ART 301The Teaching of Art: Practice1
Two Electives


 Art Practice

ART 218 Seminar: Theory and Criticism 4 Units

Terms offered: Fall 2016, Fall 2015, Spring 2015
Weekly meetings will provide a forum for the discussion of issues related to assigned readings in the fields of esthetics, theory and art criticism.

Seminar: Theory and Criticism: Read More [+]


Terms offered: Fall 2014
In this methods course we will study key languages of new media innovation, ranging from flow charts to scripting languages and circuit diagrams. Our study method involves the creation and application of sensing devices in an urban context, and engages students in establishing chains of references which connect ground truth to data, data to information, information to people, people to actions, and actions to policies. Taking into account technical, political, cultural
and literacy questions we seek to connect our data production work with information needs of
underserved communities in the Bay Area region.


ART 290 Independent Study 4 Units

Terms offered: Spring 2018, Spring 2017, Fall 2016
Individual projects by first-year graduate students with one assigned instructor.

Independent Study: Read More [+]

ART 294 Seminar for M.F.A. Students 4 Units

Terms offered: Fall 2018, Spring 2018, Spring 2017
Studio work emphasizing various aspects of form. Group criticism. Intended especially for M.F.A. candidates.

Seminar for M.F.A. Students: Read More [+]

ART 295 Independent Study for M.F.A. Students 4 - 12 Units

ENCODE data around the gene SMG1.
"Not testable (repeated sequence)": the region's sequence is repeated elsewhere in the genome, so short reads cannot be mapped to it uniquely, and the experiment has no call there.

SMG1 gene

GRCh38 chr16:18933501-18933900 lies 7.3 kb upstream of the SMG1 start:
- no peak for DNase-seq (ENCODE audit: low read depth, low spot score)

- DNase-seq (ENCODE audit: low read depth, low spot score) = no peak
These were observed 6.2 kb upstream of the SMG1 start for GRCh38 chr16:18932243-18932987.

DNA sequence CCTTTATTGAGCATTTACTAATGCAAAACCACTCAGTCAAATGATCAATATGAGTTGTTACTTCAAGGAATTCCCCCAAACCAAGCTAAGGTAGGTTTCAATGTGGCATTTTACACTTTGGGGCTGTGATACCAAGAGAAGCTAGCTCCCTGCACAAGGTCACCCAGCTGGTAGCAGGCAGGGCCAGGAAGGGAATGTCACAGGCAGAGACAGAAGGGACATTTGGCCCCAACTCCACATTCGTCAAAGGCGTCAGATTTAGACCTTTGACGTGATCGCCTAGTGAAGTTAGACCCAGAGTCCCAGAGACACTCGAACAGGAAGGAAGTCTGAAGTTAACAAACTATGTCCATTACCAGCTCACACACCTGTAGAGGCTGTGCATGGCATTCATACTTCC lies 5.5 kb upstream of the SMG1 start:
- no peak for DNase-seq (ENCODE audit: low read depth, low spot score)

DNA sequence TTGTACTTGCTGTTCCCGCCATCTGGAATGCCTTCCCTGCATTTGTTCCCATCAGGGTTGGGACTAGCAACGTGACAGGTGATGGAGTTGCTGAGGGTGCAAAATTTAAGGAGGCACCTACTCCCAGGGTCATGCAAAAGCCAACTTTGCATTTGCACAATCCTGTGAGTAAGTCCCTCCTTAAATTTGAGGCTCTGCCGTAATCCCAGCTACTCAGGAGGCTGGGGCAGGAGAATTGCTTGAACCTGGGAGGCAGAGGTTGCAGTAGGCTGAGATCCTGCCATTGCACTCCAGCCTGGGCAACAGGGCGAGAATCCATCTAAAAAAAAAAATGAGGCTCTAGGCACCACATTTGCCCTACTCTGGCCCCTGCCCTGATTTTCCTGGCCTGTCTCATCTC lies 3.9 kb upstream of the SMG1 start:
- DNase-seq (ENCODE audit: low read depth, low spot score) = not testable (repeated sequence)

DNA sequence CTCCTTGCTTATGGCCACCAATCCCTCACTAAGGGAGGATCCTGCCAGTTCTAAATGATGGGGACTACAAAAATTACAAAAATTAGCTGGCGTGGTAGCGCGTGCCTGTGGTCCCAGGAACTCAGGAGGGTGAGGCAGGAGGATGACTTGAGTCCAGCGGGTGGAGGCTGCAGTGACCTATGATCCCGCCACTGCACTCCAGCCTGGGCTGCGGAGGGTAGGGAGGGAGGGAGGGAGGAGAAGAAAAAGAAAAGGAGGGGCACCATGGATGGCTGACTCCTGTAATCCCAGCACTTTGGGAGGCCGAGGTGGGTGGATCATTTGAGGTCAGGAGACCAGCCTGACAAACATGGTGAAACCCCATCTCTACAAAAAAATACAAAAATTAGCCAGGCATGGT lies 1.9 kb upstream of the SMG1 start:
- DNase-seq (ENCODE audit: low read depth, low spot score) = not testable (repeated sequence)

Terms offered: Fall 2018, Spring 2018, Fall 2017
M.F.A. candidates, special study--M.F.A. Committee members as well as other faculty.

Independent Study for M.F.A. Students: Read More [+]

ART 298 Directed Group Study 4 Units

Terms offered: Spring 2018, Spring 2017, Spring 2016
Directed group study in special problems, group research, and/or interdisciplinary topics.

Directed Group Study: Read More [+]

ART 299 Supervised Independent Study for Graduate Students 1 - 4 Units

Terms offered: Spring 2018, Spring 2017, Fall 2016
Special projects by graduate students undertaken with a specific member of the faculty.

Supervised Independent Study for Graduate Students: Read More [+]

ART 301 The Teaching of Art: Practice 1 Unit

Terms offered: Fall 2018, Spring 2018, Fall 2017
Utilizing aspects of pedagogical and andragogical teaching, the interactive lecture, collaborative learning, simulations, and brainstorming-freewriting, this semester-long seminar will focus on these various intergrative teaching approaches, to facilitate communication in the diverse and wide-ranging arena which is fine arts today. Discussion of course aims, instructional methods, grading standards, and special problems in the teaching of art